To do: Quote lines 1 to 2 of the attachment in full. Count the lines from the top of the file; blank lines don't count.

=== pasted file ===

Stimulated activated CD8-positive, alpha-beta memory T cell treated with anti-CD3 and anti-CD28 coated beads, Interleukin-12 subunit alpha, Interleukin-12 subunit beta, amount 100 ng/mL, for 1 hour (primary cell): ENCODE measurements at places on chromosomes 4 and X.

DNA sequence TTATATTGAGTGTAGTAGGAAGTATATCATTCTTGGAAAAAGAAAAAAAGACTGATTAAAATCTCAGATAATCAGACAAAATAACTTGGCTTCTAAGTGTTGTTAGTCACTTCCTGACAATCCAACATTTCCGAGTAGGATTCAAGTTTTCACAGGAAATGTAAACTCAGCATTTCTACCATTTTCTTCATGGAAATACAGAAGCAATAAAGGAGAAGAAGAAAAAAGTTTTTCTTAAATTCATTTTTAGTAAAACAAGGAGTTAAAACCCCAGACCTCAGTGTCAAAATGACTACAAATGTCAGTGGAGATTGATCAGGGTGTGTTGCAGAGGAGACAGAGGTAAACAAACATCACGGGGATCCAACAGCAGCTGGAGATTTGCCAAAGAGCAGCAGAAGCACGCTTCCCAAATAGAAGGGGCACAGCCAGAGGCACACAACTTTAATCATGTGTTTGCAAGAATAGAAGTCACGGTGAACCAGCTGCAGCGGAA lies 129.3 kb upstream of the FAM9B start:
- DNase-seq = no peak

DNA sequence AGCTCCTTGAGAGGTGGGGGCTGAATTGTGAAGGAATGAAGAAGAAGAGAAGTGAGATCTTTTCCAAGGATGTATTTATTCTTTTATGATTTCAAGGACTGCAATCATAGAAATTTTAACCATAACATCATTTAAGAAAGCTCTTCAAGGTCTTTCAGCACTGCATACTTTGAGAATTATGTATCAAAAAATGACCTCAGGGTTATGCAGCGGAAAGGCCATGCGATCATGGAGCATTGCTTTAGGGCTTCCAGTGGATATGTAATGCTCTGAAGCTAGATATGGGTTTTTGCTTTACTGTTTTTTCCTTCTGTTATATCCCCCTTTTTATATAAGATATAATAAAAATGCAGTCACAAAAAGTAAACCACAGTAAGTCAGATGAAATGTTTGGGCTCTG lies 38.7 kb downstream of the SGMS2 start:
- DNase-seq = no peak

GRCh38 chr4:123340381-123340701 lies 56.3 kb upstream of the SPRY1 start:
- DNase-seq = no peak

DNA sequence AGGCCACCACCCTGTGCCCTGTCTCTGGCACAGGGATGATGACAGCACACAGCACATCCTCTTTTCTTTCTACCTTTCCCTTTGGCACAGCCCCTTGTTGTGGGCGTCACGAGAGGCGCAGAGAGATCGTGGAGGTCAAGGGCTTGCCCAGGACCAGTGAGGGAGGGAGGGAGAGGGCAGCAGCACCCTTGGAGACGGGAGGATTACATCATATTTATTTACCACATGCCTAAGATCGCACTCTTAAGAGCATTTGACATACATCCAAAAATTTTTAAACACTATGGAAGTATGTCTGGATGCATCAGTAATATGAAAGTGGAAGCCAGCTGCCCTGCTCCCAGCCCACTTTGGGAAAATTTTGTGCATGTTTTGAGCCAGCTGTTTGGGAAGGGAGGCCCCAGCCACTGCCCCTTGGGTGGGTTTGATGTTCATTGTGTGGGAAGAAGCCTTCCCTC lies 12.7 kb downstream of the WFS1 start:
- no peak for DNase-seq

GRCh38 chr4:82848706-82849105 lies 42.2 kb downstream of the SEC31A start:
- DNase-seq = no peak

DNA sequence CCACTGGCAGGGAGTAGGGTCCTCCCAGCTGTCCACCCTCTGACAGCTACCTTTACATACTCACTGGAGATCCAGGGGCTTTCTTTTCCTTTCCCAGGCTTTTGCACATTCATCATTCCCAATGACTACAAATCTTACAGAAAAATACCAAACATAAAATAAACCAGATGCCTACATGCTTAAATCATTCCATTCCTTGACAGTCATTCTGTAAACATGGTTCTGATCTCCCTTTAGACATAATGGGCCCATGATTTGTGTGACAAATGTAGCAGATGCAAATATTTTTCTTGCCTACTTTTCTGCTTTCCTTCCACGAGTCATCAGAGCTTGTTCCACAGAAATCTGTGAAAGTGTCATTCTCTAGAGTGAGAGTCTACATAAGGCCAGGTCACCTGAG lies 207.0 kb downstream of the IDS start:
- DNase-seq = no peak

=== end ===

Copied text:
Stimulated activated CD8-positive, alpha-beta memory T cell treated with anti-CD3 and anti-CD28 coated beads, Interleukin-12 subunit alpha, Interleukin-12 subunit beta, amount 100 ng/mL, for 1 hour (primary cell): ENCODE measurements at places on chromosomes 4 and X.

DNA sequence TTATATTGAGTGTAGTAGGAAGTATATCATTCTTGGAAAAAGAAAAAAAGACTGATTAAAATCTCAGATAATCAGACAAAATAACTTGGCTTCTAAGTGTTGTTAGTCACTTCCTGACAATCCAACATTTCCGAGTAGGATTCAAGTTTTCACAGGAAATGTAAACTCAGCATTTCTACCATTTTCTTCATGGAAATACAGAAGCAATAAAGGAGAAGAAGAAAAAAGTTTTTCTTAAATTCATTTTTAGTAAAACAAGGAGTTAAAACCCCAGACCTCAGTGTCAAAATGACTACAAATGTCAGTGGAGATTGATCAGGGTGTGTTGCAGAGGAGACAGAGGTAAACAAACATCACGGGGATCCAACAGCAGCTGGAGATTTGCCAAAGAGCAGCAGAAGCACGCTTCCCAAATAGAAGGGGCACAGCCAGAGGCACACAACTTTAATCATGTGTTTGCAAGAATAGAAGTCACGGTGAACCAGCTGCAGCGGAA lies 129.3 kb upstream of the FAM9B start: